Web pages and e-mails that are masqueraded as a trustworthy entity, or phishing attacks, have gained significant popularity in the past few years as hackers develop more advanced ways to trick people.
For example, security firm McAfee warned consumers that hackers are likely to take advantage of the launch of ObamaCare earlier this month with phishing attacks aimed at stealing personal and sensitive information.
Another example of an attack was earlier this month, where employees at Saint Louis University in St Louis, Missouri, USA fell victim to a phishing e-mail. The employees provided account information, which the attackers then used to gain unauthorized access to direct deposit information for staffers and personal health information for patients treated at the university's hospital.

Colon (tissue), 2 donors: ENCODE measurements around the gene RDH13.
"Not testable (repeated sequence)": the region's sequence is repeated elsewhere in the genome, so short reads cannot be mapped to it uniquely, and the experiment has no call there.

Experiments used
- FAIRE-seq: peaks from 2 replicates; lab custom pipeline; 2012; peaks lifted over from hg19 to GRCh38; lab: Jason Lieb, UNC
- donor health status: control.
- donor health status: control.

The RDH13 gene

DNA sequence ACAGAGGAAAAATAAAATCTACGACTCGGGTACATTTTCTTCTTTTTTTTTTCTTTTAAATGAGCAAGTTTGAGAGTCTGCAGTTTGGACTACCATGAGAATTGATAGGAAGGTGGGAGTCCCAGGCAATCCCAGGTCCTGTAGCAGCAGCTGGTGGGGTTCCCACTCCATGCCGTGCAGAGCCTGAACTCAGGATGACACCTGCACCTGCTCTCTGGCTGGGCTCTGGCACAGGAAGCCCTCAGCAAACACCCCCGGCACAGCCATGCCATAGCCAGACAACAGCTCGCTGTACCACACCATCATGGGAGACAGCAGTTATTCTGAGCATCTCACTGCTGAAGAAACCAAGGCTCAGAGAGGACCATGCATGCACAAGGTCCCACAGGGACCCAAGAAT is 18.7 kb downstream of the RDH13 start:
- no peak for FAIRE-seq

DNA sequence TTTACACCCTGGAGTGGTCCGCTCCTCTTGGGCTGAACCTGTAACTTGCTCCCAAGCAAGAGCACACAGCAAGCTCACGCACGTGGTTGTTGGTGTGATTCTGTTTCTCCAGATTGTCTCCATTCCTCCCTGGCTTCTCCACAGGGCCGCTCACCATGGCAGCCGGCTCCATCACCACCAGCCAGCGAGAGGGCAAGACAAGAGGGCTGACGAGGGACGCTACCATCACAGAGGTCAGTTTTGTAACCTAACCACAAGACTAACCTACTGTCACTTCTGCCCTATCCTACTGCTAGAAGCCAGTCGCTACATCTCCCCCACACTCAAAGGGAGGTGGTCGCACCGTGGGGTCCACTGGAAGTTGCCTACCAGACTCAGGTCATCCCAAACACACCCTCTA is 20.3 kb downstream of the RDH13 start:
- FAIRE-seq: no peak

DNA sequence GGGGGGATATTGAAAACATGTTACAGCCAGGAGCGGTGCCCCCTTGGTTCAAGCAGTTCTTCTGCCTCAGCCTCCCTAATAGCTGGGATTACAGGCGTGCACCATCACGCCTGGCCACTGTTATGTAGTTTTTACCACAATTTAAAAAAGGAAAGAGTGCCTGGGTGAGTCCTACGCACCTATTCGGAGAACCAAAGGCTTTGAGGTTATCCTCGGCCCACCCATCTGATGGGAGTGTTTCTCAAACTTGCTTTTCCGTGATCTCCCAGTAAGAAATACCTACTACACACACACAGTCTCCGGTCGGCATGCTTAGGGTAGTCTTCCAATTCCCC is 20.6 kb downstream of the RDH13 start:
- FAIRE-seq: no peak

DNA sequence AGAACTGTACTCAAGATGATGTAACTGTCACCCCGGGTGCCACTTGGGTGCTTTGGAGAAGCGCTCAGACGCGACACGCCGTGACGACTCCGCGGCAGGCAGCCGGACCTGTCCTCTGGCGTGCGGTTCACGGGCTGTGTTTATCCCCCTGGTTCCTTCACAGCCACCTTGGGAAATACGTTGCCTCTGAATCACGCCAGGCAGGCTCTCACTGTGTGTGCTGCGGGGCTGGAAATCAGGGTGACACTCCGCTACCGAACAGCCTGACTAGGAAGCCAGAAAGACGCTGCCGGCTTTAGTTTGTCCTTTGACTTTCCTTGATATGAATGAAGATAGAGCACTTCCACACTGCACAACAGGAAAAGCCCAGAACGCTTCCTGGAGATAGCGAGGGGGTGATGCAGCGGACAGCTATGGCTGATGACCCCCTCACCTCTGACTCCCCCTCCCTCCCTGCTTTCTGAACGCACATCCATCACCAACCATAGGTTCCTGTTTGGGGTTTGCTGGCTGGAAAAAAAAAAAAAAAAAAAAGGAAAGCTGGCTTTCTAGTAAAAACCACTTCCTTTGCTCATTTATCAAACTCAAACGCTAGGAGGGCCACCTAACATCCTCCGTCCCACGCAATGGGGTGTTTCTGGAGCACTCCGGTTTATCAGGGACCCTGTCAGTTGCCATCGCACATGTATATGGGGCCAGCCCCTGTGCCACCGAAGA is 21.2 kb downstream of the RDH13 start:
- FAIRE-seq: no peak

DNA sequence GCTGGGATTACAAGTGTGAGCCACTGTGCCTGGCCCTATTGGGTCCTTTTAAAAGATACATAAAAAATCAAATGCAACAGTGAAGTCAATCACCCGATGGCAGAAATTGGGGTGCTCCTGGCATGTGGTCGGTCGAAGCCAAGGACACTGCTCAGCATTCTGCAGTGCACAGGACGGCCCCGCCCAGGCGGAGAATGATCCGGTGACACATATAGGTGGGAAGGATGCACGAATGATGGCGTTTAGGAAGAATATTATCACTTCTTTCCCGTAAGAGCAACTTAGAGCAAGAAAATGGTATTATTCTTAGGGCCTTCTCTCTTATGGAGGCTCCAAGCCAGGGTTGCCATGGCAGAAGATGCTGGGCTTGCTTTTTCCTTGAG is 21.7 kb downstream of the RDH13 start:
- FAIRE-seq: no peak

Here are a few ways to avoid phishing attacks:
· Download the most up-to-date version of your Internet browser as it includes the latest security measures
· Triple check the domain name of a website to ensure it’s legitimate. “https:” in the URL can confirm that its real
· Ignore e-mails that call users to provide sensitive information by claiming “your account will be terminated.”
· Be extra careful about downloading software and e-mail attachments from the Internet like free screen savers and emoticons. These programs usually contain spyware or screen scrapers that steal personal information.
Readers, have you ever fell victim to a phishing attack? Please share in the comments below.
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